[ANN] ExproniconLite.jl - the MLStyle generated dependency free package for low latency

I’m excited to announce a new package ExproniconLite that is generated by the Expronicon package I announced previously:

unfortunately, depending on MLStyle itself will cause a small loading latency which can be unpleasant for certain use cases (such as my CLI generator Comonicon.jl), since MLStyle has the promise that it will generate dependency-free code for you, we managed to generate a dependency-free version of Expronicon:

it has the exact same API and version number as Expronicon, thus after you develop your metaprogramming code using Expronicon if you would like to reduce the loading latency and dependencies, you can simply switch the using Expronicon statement to using ExproniconLite. The rest should just work.

where ExproniconLite has no dependency on any other Julia packages. To see the difference

julia> @time using Expronicon
  0.113103 seconds (238.17 k allocations: 16.753 MiB, 2.85% compilation time)

julia> @time using ExproniconLite
  0.006301 seconds (20.55 k allocations: 2.176 MiB, 27.85% compilation time)

the only drop back currently is ExproniconLite doesn’t support Julia version before 1.3, since the printing of Expr was not parsable before 1.3, where Expronicon is fully compatible with all Julia versions. But I’m thinking to most people would drop 1.0 support after the next LTS is out, so this is probably fine for most people, as e.g SciML/DiffEq.jl already dropped the support of 1.0 and only supports 1.3+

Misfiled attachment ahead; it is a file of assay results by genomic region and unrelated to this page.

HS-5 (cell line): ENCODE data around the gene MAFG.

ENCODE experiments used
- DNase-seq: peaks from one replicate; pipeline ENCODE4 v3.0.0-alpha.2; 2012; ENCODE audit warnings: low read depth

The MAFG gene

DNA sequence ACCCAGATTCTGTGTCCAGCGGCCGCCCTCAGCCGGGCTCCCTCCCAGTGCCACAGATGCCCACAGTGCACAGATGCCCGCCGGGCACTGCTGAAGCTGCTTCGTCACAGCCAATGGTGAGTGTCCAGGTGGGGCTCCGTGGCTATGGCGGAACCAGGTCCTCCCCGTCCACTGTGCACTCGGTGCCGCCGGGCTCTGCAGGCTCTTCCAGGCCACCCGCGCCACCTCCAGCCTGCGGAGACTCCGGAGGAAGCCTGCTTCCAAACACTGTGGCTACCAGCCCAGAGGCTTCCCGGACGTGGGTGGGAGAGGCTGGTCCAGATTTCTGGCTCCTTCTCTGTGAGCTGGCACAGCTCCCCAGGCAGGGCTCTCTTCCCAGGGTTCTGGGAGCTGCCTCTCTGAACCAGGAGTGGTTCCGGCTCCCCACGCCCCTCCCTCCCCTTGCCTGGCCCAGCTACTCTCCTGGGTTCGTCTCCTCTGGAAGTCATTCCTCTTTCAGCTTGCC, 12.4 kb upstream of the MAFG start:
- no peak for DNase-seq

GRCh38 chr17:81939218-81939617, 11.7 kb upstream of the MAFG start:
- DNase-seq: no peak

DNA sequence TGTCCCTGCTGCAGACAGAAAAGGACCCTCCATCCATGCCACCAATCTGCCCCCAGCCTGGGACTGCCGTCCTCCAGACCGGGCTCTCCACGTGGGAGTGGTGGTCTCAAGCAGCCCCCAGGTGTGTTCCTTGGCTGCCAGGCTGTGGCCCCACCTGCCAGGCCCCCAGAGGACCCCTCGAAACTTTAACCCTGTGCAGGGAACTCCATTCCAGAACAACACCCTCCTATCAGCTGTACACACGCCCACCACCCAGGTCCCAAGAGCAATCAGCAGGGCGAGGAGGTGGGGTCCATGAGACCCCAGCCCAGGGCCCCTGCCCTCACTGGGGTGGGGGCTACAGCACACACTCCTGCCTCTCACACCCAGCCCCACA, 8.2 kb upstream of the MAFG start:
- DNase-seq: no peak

along with this announcement, Expronicon.jl now contains a set of tools to allow expanding certain macro that has the promise of generating dependency-free code, which is the expand_project function, a glance of Expronicon's own “bootstrap” script:


The next thing is we are planning to write GitHub - thautwarm/MLStyle.jl: Julia functional programming infrastructures and metaprogramming facilities using ExproniconLite and the expand_project tool to “bootstrap” (note, to be precise, it’s not exactly the bootstrap process of a programming language compiler) a new version of MLStyle so that we can use the nice high-level programming feature provided by MLStyle for the development of MLStyle itself.

PS. I think @Mason asked about expanding MLStyle.@match at some point in Zulip, you might want to use this tool chain for that.

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